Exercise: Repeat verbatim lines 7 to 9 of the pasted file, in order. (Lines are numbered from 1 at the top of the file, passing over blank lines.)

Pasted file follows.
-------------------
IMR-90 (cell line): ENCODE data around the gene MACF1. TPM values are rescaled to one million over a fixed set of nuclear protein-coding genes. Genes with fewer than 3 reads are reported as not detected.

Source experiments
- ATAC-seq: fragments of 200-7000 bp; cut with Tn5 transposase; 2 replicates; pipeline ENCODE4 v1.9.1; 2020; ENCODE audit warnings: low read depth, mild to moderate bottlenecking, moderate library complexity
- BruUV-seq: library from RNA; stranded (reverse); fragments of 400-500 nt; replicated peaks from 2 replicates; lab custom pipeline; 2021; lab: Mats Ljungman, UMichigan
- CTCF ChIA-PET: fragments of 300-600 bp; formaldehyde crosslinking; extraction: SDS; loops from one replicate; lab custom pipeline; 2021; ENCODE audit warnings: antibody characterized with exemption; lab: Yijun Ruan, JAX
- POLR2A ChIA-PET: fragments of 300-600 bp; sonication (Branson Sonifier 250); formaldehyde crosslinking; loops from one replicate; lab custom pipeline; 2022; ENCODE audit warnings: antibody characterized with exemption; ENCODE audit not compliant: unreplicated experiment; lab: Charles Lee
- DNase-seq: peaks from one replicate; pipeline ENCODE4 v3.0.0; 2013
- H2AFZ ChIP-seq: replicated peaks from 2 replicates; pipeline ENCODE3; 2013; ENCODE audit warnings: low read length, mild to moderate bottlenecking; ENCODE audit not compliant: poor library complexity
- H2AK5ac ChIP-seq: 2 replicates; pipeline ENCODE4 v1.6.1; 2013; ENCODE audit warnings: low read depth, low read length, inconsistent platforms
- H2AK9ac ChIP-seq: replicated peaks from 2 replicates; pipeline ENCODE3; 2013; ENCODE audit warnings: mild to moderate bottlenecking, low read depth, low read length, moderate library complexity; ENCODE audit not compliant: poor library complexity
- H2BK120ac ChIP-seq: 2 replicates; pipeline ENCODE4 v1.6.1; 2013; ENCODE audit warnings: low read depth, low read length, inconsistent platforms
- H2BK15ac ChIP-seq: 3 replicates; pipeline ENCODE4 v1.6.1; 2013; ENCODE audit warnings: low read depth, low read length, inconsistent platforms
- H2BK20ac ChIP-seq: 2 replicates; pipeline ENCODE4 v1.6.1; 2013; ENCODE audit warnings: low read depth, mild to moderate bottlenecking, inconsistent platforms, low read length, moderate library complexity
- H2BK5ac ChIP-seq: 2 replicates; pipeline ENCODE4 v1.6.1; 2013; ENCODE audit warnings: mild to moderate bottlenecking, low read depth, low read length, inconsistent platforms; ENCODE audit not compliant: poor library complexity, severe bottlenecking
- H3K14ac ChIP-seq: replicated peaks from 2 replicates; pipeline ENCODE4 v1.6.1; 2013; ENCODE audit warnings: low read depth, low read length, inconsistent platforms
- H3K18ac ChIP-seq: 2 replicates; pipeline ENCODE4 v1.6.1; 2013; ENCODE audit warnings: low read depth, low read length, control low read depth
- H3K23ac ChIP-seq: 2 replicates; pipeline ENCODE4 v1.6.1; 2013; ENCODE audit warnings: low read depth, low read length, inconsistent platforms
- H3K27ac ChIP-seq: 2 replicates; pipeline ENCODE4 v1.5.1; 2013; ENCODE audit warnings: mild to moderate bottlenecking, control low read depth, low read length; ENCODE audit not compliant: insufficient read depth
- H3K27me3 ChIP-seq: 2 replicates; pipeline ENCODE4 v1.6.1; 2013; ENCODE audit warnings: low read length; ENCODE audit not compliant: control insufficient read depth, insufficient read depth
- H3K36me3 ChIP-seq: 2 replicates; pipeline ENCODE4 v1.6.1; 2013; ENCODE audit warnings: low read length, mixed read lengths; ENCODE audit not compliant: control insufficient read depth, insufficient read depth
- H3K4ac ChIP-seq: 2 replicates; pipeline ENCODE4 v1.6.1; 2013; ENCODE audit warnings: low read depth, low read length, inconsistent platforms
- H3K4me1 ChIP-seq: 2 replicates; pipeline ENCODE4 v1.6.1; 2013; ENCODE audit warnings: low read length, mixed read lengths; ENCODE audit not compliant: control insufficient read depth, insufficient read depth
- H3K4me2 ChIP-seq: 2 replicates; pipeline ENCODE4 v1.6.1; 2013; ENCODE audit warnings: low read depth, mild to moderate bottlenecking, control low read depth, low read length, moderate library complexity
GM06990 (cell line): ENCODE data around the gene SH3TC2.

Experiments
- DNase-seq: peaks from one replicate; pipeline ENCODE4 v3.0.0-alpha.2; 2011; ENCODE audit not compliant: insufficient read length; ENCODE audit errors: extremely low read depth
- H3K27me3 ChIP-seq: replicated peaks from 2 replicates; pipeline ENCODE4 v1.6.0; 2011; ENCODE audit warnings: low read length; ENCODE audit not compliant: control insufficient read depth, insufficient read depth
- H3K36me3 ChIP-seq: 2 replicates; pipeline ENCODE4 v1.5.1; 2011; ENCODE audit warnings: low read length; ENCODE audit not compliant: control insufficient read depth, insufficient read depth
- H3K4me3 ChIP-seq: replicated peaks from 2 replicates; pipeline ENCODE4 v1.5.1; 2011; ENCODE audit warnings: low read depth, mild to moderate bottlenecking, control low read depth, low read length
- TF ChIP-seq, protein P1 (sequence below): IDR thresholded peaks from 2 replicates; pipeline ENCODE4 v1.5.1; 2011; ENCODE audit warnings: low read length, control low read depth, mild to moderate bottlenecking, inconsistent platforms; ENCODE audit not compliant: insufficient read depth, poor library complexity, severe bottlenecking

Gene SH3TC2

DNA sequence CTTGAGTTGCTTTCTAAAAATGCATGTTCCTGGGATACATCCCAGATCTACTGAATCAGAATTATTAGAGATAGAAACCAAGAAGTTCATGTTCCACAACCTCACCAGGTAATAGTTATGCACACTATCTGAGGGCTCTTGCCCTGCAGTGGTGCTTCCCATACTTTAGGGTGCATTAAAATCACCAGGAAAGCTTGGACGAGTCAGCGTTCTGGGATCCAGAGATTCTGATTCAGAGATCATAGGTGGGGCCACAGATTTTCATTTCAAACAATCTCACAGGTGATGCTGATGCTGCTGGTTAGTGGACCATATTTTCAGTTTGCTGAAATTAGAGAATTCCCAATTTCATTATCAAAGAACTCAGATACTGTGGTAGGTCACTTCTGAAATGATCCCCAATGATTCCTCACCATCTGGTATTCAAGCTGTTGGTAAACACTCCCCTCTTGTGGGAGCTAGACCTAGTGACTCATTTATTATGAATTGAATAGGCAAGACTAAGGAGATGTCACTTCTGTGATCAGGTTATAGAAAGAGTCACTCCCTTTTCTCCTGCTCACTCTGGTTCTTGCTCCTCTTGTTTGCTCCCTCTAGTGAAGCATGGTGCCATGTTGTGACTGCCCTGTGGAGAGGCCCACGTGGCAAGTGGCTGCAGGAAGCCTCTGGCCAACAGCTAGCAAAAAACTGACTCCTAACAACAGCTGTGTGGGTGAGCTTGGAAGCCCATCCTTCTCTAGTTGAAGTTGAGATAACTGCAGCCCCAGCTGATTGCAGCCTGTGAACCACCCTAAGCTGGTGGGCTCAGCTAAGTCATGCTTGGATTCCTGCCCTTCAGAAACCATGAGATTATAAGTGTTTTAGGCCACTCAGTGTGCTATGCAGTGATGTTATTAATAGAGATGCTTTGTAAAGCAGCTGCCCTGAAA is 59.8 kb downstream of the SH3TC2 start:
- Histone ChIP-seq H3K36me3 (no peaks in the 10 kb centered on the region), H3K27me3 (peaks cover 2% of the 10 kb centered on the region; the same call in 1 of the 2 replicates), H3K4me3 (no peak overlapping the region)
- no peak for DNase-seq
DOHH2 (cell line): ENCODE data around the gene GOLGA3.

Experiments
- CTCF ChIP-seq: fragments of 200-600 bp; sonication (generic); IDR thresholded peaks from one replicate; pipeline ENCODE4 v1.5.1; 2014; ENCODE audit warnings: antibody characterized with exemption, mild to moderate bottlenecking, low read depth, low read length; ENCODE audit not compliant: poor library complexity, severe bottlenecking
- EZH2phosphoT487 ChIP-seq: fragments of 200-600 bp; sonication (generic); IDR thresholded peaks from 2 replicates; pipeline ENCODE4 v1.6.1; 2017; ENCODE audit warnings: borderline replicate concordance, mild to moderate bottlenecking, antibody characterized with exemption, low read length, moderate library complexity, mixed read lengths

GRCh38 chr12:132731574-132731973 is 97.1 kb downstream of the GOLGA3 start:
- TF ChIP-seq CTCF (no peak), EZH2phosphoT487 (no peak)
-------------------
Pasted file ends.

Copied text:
- DNase-seq: peaks from one replicate; pipeline ENCODE4 v3.0.0; 2013
- H2AFZ ChIP-seq: replicated peaks from 2 replicates; pipeline ENCODE3; 2013; ENCODE audit warnings: low read length, mild to moderate bottlenecking; ENCODE audit not compliant: poor library complexity
- H2AK5ac ChIP-seq: 2 replicates; pipeline ENCODE4 v1.6.1; 2013; ENCODE audit warnings: low read depth, low read length, inconsistent platforms